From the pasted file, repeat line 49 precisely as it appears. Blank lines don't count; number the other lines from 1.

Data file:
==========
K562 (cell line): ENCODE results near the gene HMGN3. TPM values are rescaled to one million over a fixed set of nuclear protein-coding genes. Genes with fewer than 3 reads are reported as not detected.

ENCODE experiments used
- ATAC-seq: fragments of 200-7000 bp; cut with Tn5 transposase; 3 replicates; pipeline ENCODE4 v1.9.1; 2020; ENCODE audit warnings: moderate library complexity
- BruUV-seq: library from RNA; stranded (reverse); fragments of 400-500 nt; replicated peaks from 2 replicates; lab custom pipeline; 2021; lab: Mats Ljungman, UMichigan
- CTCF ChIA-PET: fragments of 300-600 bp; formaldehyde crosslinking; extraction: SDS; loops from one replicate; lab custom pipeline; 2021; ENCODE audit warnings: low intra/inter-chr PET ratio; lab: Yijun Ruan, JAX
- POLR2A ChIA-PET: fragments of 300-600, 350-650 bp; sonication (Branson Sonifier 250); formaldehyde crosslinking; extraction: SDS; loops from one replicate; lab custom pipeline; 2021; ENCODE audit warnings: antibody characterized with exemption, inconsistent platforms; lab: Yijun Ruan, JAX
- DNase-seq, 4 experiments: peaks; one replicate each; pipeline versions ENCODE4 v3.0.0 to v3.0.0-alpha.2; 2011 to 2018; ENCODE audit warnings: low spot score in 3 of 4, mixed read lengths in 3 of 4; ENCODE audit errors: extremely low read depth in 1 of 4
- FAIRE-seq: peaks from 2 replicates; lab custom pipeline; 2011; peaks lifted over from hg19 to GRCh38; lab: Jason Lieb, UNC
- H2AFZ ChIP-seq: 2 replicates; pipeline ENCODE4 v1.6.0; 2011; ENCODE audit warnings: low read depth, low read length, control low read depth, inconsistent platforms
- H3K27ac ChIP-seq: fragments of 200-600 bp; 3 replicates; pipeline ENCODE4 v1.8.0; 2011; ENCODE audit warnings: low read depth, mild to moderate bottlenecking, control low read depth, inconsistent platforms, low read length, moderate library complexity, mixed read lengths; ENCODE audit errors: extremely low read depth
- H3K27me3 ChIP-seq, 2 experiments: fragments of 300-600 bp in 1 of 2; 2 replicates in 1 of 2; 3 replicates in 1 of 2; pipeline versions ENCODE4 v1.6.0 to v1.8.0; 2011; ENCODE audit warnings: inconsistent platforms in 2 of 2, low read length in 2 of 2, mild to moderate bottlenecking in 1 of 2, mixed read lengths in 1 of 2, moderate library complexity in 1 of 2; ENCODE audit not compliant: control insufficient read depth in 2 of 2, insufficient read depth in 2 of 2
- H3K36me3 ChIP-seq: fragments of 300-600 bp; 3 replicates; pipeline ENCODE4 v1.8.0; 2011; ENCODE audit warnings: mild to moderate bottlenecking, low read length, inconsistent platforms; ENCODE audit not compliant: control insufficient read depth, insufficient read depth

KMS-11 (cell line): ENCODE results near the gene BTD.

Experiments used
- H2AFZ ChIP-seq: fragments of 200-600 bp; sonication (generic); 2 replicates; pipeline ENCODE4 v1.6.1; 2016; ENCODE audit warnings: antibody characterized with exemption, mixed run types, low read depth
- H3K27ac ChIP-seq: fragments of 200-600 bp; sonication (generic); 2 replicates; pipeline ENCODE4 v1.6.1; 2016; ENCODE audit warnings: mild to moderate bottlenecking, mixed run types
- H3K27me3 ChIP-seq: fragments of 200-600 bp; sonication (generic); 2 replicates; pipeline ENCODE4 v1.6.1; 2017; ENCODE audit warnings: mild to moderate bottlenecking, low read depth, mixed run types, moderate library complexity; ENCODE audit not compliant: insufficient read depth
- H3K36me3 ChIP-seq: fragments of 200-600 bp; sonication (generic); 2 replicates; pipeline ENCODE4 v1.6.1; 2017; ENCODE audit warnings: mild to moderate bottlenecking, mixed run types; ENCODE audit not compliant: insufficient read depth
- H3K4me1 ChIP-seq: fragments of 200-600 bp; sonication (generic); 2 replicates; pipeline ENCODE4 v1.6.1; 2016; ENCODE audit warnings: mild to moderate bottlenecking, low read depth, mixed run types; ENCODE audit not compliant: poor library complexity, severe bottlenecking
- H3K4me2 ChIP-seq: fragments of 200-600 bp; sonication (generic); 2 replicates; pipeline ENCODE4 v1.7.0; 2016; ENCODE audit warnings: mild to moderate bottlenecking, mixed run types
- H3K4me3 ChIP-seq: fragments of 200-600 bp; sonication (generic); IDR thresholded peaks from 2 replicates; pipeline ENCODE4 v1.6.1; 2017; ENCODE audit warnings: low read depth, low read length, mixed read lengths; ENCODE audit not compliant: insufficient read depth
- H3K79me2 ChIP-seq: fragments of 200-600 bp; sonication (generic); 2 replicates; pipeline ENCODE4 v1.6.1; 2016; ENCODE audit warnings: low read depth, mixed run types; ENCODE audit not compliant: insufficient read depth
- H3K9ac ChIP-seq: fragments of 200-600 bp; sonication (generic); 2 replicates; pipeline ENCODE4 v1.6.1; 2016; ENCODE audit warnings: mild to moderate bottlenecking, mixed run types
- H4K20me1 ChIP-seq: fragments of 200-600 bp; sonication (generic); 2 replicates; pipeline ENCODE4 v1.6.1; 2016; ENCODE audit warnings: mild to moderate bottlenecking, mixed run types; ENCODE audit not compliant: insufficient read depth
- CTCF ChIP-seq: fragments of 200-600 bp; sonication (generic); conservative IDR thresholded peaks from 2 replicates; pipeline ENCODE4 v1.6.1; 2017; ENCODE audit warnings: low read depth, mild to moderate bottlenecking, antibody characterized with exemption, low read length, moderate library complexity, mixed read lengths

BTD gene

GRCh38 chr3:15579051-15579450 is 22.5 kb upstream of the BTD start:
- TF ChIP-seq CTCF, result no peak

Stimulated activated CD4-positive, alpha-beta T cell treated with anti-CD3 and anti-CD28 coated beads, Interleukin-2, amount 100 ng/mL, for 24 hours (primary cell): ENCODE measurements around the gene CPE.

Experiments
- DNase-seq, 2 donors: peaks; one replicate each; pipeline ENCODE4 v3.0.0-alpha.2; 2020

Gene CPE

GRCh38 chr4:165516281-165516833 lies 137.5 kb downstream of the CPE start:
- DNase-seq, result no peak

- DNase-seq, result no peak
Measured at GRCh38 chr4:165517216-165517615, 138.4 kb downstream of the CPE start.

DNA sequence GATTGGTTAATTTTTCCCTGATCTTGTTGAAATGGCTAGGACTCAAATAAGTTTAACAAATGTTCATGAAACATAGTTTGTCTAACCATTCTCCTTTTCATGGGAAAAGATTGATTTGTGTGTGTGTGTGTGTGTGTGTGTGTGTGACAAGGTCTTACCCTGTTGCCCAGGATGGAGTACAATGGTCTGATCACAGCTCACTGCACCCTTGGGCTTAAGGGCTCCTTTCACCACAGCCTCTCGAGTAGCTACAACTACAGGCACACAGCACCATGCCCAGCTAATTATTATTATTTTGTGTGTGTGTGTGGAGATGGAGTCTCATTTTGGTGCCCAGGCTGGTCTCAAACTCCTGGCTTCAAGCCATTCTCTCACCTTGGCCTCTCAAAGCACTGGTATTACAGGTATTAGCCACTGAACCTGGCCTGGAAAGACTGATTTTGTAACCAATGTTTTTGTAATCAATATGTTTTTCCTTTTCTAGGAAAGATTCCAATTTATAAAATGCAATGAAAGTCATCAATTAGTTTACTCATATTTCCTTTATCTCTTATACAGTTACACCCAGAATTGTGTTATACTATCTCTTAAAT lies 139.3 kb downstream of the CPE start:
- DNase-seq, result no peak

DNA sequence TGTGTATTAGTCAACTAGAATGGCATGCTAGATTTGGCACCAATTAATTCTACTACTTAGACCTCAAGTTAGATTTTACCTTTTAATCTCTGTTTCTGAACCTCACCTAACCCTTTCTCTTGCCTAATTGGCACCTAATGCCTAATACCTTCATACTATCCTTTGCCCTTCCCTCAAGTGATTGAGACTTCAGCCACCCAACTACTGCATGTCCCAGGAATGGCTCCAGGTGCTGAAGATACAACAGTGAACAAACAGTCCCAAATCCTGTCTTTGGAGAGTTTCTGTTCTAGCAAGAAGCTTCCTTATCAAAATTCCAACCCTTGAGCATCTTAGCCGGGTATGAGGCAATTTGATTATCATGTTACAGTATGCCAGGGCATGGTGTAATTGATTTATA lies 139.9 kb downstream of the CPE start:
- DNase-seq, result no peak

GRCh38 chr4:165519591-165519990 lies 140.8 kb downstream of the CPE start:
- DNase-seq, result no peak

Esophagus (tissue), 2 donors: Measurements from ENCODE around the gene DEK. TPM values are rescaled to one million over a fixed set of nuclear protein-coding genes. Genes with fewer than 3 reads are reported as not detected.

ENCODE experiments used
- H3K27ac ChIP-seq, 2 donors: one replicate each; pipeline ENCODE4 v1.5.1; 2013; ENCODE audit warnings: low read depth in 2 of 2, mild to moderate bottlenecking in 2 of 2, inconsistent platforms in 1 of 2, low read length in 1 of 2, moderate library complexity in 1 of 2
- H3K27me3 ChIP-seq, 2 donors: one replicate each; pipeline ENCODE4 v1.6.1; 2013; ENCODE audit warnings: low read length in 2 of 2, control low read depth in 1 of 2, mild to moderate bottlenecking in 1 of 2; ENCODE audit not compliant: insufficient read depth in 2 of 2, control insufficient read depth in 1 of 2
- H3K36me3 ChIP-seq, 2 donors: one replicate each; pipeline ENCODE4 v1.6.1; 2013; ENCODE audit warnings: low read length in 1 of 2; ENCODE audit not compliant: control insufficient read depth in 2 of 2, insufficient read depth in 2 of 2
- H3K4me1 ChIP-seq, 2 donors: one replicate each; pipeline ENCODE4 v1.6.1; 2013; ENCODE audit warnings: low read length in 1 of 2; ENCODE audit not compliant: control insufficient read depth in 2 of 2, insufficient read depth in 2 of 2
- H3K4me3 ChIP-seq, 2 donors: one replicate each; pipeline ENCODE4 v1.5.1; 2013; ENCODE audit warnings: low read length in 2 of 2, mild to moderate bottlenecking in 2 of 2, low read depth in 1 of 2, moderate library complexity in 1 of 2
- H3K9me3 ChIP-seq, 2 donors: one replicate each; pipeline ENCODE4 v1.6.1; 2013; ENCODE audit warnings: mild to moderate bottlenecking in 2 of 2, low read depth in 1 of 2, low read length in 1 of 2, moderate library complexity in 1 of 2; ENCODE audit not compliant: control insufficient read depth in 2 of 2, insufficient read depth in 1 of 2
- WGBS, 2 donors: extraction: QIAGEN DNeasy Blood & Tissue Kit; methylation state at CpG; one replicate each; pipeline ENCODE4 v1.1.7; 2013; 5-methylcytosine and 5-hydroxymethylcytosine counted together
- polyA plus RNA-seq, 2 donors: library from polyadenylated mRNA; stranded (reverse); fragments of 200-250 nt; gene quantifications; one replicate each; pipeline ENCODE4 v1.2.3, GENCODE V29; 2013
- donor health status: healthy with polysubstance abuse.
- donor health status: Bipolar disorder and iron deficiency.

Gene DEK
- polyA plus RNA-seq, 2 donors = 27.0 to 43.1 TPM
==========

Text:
- H3K4me3 ChIP-seq, 2 donors: one replicate each; pipeline ENCODE4 v1.5.1; 2013; ENCODE audit warnings: low read length in 2 of 2, mild to moderate bottlenecking in 2 of 2, low read depth in 1 of 2, moderate library complexity in 1 of 2